SCons DESTDIR support

Michael, it’s not make that supports for DESTDIR – it’s the Makefiles that do it, usually as one of the many features picked up from automake. Half the problem SCons has with this is that there’s no similarly pervasive tool set to at least set standards (even people who don’t use automake often emulate the features that people actually use) and the focus has mostly been on pure make functionality so there’s really nothing there for installation and packaging. This has resulted in projects using SCons each coming up with their own approach to these things – which can boil down to no approach at all.

The situation for SCons ought to be improved fairly soon thanks to a pair Summer of Code projects from this year and last year which will together give SCons automake-style functionality – hopefully once they’re merged people will start using them when they distribute their software. In the meantime you could always ask upstream to implement DESTDIR support.

4 thoughts on “SCons DESTDIR support

  1. I know that make does not support DESTDIR, but auto* does add this. I hacked too much auto* scripts to know this :-).

    However I’d expect that something newly created would have such thing implemented. And CMake has it. I don’t know other new build systems, but this is simply feature I expected to be there and I was quite surprised that it is missing. However this only convinced me that I choose good way, when I decided to use CMake :-).

  2. SCons isn’t actually particuarly new – the first release was in 2001, although that obviously still post dates auto* by a long way.

    There’s also the question of how good an idea it is to put installation and packaging into a build tool – doing them right is a tricky enough thing that it keeps distributions of various kinds going quite well. There’s enough platform specifics to doing it well that you can easily wind up creating trouble, particularly when you’re also targeting things that don’t even try to look like Windows.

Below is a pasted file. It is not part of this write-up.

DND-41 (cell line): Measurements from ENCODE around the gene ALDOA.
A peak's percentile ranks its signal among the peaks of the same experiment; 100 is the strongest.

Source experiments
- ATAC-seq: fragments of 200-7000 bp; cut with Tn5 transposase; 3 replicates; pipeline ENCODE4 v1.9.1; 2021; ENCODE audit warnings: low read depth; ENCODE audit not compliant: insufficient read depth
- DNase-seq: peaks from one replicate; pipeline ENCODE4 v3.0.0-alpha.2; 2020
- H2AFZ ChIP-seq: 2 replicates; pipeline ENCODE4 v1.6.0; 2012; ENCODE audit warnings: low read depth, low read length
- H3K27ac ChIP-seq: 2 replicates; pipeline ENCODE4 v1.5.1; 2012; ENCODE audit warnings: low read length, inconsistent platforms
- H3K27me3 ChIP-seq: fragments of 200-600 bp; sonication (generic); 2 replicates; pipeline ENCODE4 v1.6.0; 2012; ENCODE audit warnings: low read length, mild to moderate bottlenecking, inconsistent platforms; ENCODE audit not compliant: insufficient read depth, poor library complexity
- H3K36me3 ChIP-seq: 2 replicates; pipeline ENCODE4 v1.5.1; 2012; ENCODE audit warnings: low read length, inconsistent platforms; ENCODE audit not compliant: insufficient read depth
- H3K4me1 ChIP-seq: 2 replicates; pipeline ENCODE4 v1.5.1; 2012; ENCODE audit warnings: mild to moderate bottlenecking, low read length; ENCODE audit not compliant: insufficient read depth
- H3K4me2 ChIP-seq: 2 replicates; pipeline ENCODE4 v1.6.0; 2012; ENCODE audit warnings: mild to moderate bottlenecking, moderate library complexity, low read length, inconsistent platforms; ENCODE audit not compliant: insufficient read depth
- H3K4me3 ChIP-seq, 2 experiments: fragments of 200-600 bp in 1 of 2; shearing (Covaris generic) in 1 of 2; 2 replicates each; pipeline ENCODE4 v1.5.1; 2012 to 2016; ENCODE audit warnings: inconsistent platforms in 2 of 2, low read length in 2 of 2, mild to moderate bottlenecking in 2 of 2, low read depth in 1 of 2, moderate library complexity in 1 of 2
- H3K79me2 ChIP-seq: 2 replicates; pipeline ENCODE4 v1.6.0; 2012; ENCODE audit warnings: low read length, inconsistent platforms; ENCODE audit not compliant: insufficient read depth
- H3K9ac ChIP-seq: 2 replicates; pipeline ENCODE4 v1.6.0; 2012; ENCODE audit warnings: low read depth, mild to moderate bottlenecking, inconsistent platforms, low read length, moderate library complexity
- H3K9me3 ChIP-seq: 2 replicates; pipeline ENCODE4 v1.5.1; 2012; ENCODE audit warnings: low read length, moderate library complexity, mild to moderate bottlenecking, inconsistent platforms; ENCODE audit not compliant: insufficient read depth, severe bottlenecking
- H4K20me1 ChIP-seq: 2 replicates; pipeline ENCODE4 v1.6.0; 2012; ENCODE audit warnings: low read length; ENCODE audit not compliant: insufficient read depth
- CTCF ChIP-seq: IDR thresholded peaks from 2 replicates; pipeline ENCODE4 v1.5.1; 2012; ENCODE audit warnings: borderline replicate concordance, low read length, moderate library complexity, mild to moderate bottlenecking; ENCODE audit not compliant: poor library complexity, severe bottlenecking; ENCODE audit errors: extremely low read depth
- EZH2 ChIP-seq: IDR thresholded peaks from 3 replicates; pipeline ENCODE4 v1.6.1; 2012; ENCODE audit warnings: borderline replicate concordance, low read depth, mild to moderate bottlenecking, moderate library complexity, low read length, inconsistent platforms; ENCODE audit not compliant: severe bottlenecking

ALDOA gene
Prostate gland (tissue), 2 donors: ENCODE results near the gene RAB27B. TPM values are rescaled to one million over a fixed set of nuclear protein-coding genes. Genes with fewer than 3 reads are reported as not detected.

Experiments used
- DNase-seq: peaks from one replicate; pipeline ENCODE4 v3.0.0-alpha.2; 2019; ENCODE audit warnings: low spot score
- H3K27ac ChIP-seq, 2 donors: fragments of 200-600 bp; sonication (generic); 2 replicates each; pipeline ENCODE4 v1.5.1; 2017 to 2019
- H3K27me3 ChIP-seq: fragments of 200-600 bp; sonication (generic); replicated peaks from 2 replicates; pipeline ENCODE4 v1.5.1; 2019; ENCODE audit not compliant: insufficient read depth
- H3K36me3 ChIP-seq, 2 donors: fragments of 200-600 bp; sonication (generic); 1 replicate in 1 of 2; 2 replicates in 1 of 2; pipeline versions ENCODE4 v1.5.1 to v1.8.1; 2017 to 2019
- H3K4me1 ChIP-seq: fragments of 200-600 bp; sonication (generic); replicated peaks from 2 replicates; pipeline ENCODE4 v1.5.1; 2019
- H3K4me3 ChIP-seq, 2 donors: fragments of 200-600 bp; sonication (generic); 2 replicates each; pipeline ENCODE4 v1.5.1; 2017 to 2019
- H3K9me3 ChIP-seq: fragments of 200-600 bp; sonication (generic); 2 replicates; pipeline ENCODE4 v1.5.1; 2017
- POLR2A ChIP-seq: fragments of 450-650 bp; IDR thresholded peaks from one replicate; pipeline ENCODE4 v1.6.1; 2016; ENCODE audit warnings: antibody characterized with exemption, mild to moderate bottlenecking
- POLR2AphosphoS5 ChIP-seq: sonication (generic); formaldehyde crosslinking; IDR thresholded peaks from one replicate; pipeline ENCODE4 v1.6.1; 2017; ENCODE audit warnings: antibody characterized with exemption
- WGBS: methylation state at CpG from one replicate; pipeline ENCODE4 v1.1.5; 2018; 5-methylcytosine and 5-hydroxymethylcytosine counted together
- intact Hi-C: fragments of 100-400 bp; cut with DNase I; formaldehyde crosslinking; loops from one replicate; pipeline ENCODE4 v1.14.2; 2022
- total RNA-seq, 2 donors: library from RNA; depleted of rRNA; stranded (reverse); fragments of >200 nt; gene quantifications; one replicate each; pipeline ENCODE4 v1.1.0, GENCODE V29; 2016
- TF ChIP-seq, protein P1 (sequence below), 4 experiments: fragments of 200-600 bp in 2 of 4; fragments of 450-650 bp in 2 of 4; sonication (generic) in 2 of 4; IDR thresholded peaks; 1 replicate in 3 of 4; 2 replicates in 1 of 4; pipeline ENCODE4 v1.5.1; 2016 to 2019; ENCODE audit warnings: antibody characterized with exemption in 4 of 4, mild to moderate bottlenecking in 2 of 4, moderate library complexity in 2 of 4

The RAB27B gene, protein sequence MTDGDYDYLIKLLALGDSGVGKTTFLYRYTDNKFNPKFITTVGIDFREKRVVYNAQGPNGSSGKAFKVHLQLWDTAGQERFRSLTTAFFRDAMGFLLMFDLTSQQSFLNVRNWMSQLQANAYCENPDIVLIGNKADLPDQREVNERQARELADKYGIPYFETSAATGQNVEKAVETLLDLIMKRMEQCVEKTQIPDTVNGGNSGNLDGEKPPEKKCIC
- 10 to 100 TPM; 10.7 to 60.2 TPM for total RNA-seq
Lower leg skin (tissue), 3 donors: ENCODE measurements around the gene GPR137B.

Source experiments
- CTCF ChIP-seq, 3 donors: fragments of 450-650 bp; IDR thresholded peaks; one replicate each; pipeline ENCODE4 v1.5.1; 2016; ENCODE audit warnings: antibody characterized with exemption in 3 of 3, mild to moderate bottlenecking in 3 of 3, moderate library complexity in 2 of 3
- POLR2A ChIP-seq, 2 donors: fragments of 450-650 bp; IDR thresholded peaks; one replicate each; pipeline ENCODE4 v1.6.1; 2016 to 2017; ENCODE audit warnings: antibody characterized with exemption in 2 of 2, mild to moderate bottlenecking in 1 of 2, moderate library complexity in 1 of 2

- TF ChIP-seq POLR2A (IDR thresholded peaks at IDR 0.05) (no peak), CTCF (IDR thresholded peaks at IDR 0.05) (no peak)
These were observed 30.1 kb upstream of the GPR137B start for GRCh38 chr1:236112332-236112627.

Of course, the whole installation thing gets even more tricky these days since the demand from upstreams seems to be more for things that will produce packages rather than install onto the filesystem.

  3. Well CMake is same old (first release was in 2001)…

    And I was not talking about support for generating packages, all I want from it is to install everything into some subdirectory.

    BTW: CMake includes nice tool called CPack, which can generate some binary and source packages with minimal effort. I did not use it actually for any Linux binary packages (and I don’t know what it actually supports), but I can generate Windows installer for cross compiled program using it on Linux without problems.

  4. And I was not talking about support for generating packages, all I want from it is to install everything into some subdirectory.

    Yes, that’s the most useful thing from a packager point of view. What I was trying to say was that this is part of supporting installation in the build system and these days the major demand for installation support is for features like CPack and I’m a bit dubious about them, especially for generic “Linux” systems.

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